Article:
It's a common complaint that where it was once streamlined and simple, Apple’s product line-up has become bloated and difficult to navigate.
While we know most people will be able to deal with it just fine, we have to admit, even we're struggling with the 2019 iPad lineup.
At the top of the pile is the iPad Pro, with all of its bells and whistles including FaceID integration and gorgeous liquid retina screen. Then you’ve got the standard iPad at the bottom; a classic tablet experience without support for the extras such as Apple’s Pencil and Smart Keyboard.
Now, back from the dead and sitting somewhere in between those two, are the iPad Air and iPad Mini. They essentially have the same innards as each other, they just differ in terms of screen size and support for the aforementioned keyboard (the Air has an accompanying Smart Keyboard, the Mini doesn’t).
The last Air was released all the way back in 2013, and was pushed as the premium iPad before the Pro came on the scene.
So who, exactly, is the iPad Air for now it's back in 2019? And is it an iPad worth buying?
Design: Reflecting the times
By this point, you've no doubt owned an iPad, held an iPad, or at least seen a tourist awkwardly hold one aloft to snap a historic monument. The new iPad Air looks like all the other non-Pro iPads that have gone before it. And at 10.5-inches, it sits right in the middle between the standard iPad at 9.7-inches and the cheaper iPad Pro at 11-inches.
Physically, the iPad Air is nowhere near as sleek as the all-screen iPad Pro with its FaceID module. There's a large bezel top and bottom for the front-facing camera and the TouchID home button respectively. The bezels on the side of the Air are thinner than on the standard iPad though, allowing for a greater screen-to-body ratio.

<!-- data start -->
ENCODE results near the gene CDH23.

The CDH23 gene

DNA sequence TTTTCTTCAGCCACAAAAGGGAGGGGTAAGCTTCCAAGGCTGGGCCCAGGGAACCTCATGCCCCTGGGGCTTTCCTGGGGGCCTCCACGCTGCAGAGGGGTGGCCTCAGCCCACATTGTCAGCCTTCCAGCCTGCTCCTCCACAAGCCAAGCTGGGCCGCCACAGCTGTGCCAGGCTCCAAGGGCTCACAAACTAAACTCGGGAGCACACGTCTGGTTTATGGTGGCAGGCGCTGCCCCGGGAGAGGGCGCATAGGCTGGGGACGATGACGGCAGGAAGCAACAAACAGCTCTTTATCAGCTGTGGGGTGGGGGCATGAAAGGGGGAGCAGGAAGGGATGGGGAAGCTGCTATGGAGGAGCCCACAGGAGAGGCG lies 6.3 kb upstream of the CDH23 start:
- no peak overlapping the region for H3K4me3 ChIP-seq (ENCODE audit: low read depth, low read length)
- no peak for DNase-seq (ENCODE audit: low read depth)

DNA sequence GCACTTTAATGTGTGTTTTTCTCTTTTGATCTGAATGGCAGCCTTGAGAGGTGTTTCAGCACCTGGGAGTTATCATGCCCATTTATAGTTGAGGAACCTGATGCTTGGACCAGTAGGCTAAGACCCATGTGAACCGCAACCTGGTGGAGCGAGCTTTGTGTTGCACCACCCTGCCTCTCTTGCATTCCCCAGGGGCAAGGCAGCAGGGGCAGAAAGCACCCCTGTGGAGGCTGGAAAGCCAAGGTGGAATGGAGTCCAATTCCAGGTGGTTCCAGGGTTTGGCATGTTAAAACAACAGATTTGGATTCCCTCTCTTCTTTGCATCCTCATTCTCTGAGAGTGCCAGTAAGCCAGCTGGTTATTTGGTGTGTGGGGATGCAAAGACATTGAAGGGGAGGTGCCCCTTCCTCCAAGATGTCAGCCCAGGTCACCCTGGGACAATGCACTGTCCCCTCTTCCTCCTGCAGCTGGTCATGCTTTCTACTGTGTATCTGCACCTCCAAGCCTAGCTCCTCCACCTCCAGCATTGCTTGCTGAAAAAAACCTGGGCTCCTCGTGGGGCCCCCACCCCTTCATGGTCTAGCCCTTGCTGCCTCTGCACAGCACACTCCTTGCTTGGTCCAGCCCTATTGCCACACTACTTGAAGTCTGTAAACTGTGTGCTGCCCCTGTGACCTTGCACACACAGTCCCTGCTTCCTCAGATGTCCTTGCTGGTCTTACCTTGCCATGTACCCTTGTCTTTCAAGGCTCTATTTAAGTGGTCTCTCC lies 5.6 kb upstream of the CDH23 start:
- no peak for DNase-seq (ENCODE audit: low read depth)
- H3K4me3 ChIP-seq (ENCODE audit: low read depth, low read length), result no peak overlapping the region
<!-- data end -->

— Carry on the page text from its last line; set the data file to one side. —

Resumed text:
The Air still lives up to its heritage when it comes to thinness, though, shaving 1.4cm off the standard iPad for a 6.1 mm depth. It’s worth mentioning that the Pro is even thinner, but then it also has that annoying camera bump, which the Air doesn’t.
All iPad models are now roughly the same weight, and any differences are so small they're almost irrelevant. However, the Air comes in at 456g for the Wi-Fi version and 464g for the cellular model. That’s well under half the weight of even the most portable of laptops.
The main complaint about the basic iPad when we reviewed it two years ago was the screen. It wasn’t bad, it just lacked the anti-reflective treatment from other iPads, meaning it became a mirror in direct light. It also wasn't bonded to the actual glass, meaning there was something of a disconnect when using the Apple Pencil.
The iPad Air’s screen addresses both these concerns with an anti-reflective screen and a beautiful display that feels great when you're drawing on it with Pencil. It also supports True Tone and Wide Colour, so photos and video look great while adapting to the environment automatically. The only big thing it doesn’t have is ProMotion high refresh rate from the iPad Pro, which made using that device feel so silky smooth.
Performance: Fantastic Fortnite
The new iPad Air boasts the same A12 Bionic chipset as Apple’s latest phones, including the XS and XR. That means it scores a very similar 11543 in GeekBench; that's not quite up there with the iPad Pro and its A12X chipset, but still lightning fast for apps and multitasking.
In the real world, that means you can play any game and run any app from the App Store on the iPad Air, and probably will be able to for the next couple of years at least. Fortnite plays beautifully, iMovie exported my 1080p movie in roughly half its duration time, and quickly switching between apps was always smooth.
Annoyingly, the only storage options for the iPad Air are 64GB and 256GB, with the 128GB sweet spot missing from the lineup. And this being Apple, there’s quite a price jump between the two, with the 64GB WiFi model coming in at £479 and the 256GB one £150 more at £629. And, as always, there’s no expandable storage.
Features: Lightning Strike
The new iPad Air supports both of Apple’s premium accessories: the Smart Keyboard and Pencil (1st generation). The compatible Smart Keyboard comes in at an eye-watering £159, an astronomical amount considering it STILL doesn't come with backlighting so is pretty useless in low-light. As long as you can see it though, Apple's keyboard is one of the best tablet keyboards out there, helped by the iPad Air's size which makes key spacing more comfortable. Personally, I wouldn’t use it as a laptop replacement, as it’s not as comfortable to type on as a proper laptop keyboard. Thankfully, more comfortable Bluetooth keyboards are available for considerably less money than Apple’s Smart Keyboard, so that remains an option as well.